With early voting in the July 14 primary runoff election now underway amidst the COVID-19 pandemic, Harris County has issued a plan to ensure voter safety.
Newly-appointed Harris County Clerk Chris Hollins on June 15 announced S.A.F.E., a set of 23 initiatives to ensure voting is safe, secure, accessible, fair, and efficient, both now and during the November general election. The plan’s framework addresses the challenges of administering an election during an unprecedented pandemic by rethinking conventional practices to make voting more efficient.
“The office is doing everything in our power to make polling sites as safe as possible for every voter and poll worker,” Hollins said. “Our poll workers are going to be equipped with [personal protection equipment] including masks, hand sanitizer, and plexiglass shields.”
Hollins said that every voter will be given disinfectant wipes, access to hand sanitizer, and finger covers that limit the touching of voting machines. Poll workers will also regularly disinfect high-touch surface areas, and voting machines will be placed six feet apart, with floor markers for social distancing in the waiting lines.
The Clerk’s office is also working to maximize voting by mail. “Voting from home is the safest way to vote, hands down,” Hollins said. “We’ve shared [this] information and sent mail-in ballot applications to everyone who is eligible.”
People can find out if they’re eligible to vote by mail by going here. July 2 is the last day to apply for a ballot by mail, and mail-in ballots must be received by July 15 (with a postmark of July 14).
In order to make voting more accessible, Harris County has increased the number of polling locations and extended voting hours. There will be 57 locations open during the early voting period, and 112 on Election Day. The runoff election’s early-voting period has doubled to 10 days, and voting hours will be extended to 10 p.m. on the last day of early voting.
“We know historically that numbers tend to be lower during early voting,” Hollins said. “If you’re able to come in during that period, your exposure [to COVID-19] is going to be less than if you come in on Election Day.”
There will be curbside voting available at every polling location, Hollins said. “If you don’t want to wear a mask or cannot wear one for health reasons, we encourage you to vote curbside so you don’t expose yourself or others [to COVID-19] by entering a polling site.”
Hollins said that Harris County has worked to ensure that the election will be fair by increasing outreach to all voters and groups that have been traditionally left out of the democratic process. On June 26, the Clerk’s Office released a Pride Month public-service announcement on social media addressing the rights that transgender and nonbinary voters have at the polls.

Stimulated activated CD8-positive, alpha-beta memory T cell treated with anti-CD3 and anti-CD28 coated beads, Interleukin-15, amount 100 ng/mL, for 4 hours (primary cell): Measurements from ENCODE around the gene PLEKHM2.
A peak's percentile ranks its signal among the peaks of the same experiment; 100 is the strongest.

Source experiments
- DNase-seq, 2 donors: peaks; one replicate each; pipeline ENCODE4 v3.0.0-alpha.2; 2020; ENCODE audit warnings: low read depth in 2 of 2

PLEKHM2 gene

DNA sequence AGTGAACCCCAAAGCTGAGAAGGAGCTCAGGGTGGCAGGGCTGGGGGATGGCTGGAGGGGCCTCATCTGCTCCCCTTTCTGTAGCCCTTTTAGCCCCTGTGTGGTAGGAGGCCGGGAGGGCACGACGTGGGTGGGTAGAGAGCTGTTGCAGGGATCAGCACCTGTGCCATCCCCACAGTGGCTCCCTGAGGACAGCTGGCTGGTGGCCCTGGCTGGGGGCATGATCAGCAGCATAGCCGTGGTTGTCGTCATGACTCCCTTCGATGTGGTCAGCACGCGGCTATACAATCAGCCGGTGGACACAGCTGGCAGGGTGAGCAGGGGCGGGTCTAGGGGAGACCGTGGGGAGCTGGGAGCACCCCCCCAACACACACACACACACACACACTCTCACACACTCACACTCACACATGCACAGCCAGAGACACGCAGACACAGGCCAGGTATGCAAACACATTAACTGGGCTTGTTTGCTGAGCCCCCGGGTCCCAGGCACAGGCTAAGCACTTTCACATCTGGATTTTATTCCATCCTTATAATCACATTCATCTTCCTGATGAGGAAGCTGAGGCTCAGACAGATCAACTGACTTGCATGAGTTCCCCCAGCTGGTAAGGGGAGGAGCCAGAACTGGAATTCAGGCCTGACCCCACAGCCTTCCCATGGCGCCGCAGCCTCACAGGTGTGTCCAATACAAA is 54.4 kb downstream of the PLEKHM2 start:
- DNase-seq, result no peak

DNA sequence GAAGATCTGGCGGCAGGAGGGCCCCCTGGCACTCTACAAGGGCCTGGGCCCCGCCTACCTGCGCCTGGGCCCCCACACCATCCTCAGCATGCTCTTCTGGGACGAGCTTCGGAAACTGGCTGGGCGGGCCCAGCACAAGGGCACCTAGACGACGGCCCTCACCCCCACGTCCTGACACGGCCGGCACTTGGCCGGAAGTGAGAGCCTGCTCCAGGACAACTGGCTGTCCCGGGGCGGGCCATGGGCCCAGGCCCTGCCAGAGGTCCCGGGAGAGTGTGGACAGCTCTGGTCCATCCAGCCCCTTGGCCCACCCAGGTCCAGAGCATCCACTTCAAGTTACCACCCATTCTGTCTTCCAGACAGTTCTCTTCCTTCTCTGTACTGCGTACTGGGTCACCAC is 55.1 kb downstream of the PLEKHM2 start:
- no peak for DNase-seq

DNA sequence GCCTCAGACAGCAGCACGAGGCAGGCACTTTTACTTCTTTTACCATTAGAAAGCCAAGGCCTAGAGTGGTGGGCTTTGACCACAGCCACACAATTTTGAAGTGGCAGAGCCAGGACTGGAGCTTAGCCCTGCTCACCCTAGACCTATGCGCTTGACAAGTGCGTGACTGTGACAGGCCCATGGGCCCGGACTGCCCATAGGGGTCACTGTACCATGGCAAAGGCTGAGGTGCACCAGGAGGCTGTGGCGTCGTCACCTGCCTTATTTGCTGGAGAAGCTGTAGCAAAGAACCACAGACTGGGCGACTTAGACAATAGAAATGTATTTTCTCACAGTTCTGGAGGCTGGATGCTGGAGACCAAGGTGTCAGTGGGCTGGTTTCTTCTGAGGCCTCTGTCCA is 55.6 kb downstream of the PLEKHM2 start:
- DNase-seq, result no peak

“If your gender identity is different than what’s on your ID, that doesn’t affect your rights,” Hollins said. “As long as your relevant voter information (which is your name and your address) matches the acceptable form of ID, you have the right to vote.”
Watch the Harris County Clerk’s Pride Month PSA below:
Harris County is the only county in Texas to specifically include language that supports trans and nonbinary voters in election training, according to Hollins. “That portion of training is dedicated to how to check IDs, and ensuring that trans voters have the same rights as anybody else and are treated with the same respect as any voter.”
“It’s important that the LGBTQ+ community has access to the polls,” Hollins said. “The County Clerk’s office is committed to bringing democracy to every resident of Harris County and to make sure your voices are heard this July and November.”
Hollins, a 33-year-old attorney, was appointed interim Harris County Clerk on June 1 after Dr. Diane Trautman resigned due to health reasons. His first two weeks in office were spent meeting with his staff, stakeholders, and voting-rights groups to tackle the challenges of the July and November elections. Those discussions developed into the S.A.F.E. initiatives.
The Transgender Education Network of Texas (TENT), an organization dedicated to furthering gender-diverse equality, worked with the Harris County Clerk’s office with several of the initiatives, including voting by mail, responsiveness of voter intimidation, voter outreach, poll worker recruitment, and poll worker training.
“There are so many issues that LGBTQ people face while voting,” said Andrea Segovia, TENT’s policy coordinator. “[Clerk Hollins] reached out to us because he wanted to have a conversation about this. His entire team is working hard to get marginalized people to vote.”
LGBTQ people are often at higher risk of autoimmune issues, Segovia notes. However, she believes the Clerk’s Office is going above and beyond to protect the wellness of every voter and poll worker.
“[The Clerk’s Office] hasn’t left any step out from start to finish,” Segovia said. “I am really impressed by how much they are valuing the importance of cleanliness. They are making sure that everyone at the polls is well taken care of.”
Going forward, Hollins promises to recruit more poll workers for the November election. He hopes that more members of the LGBTQ community consider applying at harrisvotes.com/pollworkers. “We want all underrepresented groups, including the LGBTQ+ community, to be involved in the process.”
Early voting for the July 14 election runs through July 10. Polling locations will be closed on July 3 and 4 for the 4th of July holiday. For more information on where to vote, visit harrisvotes.com.